Lightning LS-218
Vehicles

Charge of the E-Brigade

Electric motorcycles may be quieter than their gas-powered counterparts, but don’t underestimate their thrills.
DAVID KEITH
With combustion-engine motorcycles already getting great gas mileage, it’s hard to understand the need for an electric version. That is, until you check their performance numbers. Given the difference between recharging and refueling times, you might not go cruising with the combustion-engine crowd, but for riding around town, or even clocking in a fast time on the track, these three e-bikes are shockingly fun

Zero SR/F


Zero’s StReet/Fighter sets a new bar for mid-level e-bikes in terms of performance. As with other e-motorcycles, Zero’s goal is to provide a bike that’s not just electric but also electrifying when ridden. So, the SR/F looks, feels, and rides like, well, a motorcycle. With naked-bike styling, the trellis frame encases an exposed battery and motor, with beefy tires front and rear to complete the picture. A relatively low 31-inch seat height lets most riders put their feet flat; the tapered bars allow for a slightly forward-leaning stance on the move.


Inside, the SR/F has a compact ZF75-10 motor, putting out 110 hp at 4,500 rpm, but the real reason for this bike is the 146.5 ft lbs of torque at 1,200 rpm. What makes this bike fun to ride is that seamless power delivery from the first moment, without gears and clutches, that you get from an electric motor. You’re always in the right gear, all the time. Top speed is limited to 124 mph and, adding to the fun, the four driving modes, Street, Sport, Eco, and Rain (plus 10 more custom modes), make the SR/F extremely controllable. Each mode changes torque delivery and regeneration settings. Bosch’s MSC System provides straight line and cornering ABS, along with traction and drag control: 4-pot J. Juan 320 mm brakes up front, and 240 mm in the rear, provide stopping power. Showa front forks and rear piston are adjustable for preload, compression, and rebound damping. At 485 pounds, the bike requires some additional input from the pegs and bars to get over, but the adjustable suspension and Pirelli Diablo Rosso III tires work their magic to get the bike handling like a café racer. The standard SR/F has a combined range of 123 miles, plus the Power Tank boosts the range up to 200 miles, but you lose the “fuel tank” storage compartment. With the rapid charge system, a full charge takes 1.8 hours. $19,495; zeromotorcycles.com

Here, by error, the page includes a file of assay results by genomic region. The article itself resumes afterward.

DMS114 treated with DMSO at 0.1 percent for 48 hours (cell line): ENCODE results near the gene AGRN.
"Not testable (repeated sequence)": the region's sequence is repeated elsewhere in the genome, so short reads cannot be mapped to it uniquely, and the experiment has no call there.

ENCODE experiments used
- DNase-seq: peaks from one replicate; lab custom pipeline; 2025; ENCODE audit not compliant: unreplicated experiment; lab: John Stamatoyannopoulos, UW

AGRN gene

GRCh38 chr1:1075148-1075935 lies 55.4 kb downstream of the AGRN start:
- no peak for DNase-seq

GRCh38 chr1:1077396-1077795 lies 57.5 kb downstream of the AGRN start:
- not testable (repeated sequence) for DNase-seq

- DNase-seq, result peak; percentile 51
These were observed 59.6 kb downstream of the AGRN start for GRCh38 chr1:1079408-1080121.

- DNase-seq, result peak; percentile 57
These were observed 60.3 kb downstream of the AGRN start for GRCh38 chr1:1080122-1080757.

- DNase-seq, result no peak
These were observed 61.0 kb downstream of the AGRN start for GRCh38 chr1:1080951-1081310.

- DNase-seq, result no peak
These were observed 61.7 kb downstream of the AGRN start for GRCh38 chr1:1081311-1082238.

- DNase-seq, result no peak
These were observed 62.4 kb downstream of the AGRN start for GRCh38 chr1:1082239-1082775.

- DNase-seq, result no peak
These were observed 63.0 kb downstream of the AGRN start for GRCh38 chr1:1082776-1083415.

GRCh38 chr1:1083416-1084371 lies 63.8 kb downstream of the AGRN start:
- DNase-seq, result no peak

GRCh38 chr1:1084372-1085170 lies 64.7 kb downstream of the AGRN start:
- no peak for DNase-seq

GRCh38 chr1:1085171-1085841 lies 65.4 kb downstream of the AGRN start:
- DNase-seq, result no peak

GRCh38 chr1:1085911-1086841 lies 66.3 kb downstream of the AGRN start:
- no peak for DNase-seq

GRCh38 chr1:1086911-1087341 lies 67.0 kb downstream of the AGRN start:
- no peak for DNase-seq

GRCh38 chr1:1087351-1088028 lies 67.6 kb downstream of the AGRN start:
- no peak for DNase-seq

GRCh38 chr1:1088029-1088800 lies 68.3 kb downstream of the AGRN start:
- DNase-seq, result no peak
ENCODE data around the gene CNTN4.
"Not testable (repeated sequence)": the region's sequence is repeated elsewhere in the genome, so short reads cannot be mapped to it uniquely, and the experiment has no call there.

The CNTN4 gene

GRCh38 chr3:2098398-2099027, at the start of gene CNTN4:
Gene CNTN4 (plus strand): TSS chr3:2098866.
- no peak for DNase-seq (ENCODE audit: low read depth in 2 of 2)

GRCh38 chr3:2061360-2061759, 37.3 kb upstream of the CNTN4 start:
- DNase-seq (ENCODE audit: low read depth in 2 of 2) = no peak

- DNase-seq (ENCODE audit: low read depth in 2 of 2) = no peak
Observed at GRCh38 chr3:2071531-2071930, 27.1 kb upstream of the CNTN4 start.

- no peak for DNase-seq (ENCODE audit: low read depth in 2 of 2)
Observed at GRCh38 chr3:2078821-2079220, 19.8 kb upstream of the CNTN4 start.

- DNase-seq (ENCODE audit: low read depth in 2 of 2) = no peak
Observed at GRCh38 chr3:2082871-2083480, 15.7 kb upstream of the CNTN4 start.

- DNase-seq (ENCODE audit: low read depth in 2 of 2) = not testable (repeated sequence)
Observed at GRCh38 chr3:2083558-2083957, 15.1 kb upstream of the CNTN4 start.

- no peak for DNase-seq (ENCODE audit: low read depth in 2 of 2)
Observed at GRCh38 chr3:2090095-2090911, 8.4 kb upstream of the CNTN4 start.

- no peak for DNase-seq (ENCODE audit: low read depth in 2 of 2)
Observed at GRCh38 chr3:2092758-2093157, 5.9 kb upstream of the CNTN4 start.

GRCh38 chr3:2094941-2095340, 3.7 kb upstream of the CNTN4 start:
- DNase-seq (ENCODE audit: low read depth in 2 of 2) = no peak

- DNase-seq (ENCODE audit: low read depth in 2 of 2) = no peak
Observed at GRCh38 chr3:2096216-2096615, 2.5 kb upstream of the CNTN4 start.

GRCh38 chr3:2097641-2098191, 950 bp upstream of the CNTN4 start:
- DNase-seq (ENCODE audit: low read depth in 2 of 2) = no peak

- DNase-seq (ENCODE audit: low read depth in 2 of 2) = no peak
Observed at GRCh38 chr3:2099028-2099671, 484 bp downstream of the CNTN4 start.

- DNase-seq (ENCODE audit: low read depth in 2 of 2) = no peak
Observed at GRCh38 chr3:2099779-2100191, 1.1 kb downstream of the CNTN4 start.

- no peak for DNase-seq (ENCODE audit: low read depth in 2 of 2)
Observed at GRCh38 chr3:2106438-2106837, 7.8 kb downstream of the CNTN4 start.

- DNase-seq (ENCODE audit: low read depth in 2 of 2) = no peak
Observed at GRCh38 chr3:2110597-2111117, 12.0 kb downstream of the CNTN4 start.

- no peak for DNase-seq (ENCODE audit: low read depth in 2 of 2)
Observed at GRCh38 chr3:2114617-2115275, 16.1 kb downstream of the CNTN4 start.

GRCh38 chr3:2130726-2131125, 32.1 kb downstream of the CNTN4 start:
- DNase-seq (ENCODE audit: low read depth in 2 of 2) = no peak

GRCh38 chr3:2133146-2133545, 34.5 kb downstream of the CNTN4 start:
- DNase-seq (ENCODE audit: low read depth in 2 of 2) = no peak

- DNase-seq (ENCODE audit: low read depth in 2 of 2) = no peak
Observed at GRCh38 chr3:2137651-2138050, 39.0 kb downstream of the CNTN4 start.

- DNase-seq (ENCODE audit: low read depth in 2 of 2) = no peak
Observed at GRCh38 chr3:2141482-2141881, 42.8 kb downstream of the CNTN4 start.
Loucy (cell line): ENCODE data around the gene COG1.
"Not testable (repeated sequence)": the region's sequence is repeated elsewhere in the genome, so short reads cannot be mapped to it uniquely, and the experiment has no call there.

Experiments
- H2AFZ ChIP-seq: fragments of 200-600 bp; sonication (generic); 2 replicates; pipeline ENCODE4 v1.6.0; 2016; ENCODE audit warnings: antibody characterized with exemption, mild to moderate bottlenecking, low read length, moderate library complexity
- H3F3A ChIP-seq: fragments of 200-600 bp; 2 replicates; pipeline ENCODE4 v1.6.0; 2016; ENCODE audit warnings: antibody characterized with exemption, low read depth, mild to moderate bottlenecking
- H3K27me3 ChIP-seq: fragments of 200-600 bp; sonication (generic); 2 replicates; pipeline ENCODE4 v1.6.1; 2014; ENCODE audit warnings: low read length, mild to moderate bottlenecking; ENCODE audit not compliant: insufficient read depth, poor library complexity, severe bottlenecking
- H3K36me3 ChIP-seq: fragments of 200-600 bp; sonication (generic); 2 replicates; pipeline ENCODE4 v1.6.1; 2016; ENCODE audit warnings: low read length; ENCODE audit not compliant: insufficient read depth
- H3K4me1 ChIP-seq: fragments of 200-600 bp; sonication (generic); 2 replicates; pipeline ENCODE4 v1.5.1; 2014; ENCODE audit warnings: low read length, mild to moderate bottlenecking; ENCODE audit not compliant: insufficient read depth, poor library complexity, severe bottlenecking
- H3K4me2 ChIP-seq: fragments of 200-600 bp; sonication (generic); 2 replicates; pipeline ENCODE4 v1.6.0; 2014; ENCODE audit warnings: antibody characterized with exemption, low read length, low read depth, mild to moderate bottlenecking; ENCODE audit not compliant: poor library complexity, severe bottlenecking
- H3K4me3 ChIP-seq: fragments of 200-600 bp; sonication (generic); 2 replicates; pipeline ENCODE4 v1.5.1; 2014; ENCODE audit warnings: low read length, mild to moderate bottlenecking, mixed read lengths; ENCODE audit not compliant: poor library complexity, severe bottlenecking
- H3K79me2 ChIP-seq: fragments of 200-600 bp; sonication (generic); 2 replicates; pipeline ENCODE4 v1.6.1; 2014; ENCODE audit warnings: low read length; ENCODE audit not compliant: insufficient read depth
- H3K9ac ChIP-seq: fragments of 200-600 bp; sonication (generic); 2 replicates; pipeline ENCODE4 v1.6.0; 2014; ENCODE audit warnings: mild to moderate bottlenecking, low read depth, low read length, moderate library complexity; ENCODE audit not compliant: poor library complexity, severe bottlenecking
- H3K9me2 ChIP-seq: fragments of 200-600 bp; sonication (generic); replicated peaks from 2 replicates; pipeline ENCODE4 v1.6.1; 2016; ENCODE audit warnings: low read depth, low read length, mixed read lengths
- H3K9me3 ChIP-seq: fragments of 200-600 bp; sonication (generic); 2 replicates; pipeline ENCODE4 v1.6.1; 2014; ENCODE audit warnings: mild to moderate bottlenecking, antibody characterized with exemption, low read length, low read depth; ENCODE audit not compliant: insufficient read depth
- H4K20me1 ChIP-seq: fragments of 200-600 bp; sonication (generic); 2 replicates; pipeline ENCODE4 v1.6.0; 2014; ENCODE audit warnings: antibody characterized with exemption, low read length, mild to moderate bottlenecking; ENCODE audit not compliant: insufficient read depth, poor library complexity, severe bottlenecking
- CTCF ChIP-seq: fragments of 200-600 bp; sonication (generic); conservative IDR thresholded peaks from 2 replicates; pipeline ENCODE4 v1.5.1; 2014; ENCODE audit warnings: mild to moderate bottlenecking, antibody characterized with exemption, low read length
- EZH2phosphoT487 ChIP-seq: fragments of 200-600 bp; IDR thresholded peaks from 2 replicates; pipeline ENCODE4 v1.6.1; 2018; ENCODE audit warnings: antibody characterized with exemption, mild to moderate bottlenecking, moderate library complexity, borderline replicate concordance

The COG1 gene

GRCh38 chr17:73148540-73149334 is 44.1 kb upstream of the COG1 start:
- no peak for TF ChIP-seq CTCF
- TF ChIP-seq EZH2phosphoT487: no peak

Lightning LS-218

If it’s real speed you need, hop on a Lightning LS-218—and hold on. The name says it all: The LS-218 boasts a top speed of 218 mph, making it the fastest production electric motorcycle. It’s also the fastest production motorcycle, period. The LS-218’s IPM liquid-cooled 180 kW motor puts out 241 hp, and a whopping 220 ft lbs of torque, all of which is available from takeoff. So, yes, twist that throttle, but grab on tight because this is a race bike designed for the track, with low clip-on bars and a hard seat. It’ll do 0 to 60 mph in under 2 seconds and 0 to 100 in 5 seconds. Top speed is nominally 184 mph, but with the optional rear sprocket and aero fairing, the LS-218 will live up to its name, hitting 218 mph. If you dare. The bike is so fast, it comes with its own racing data acquisition software pre-programmed. Don’t expect much from the dash, however, unless you’re actually on the track: most of the metrics deal with racing, with the exception of the tach and battery indicators. Speaking of batteries, the stock range is 100 miles, but with the optional 20 kW battery pack, that goes up to 160–180 miles.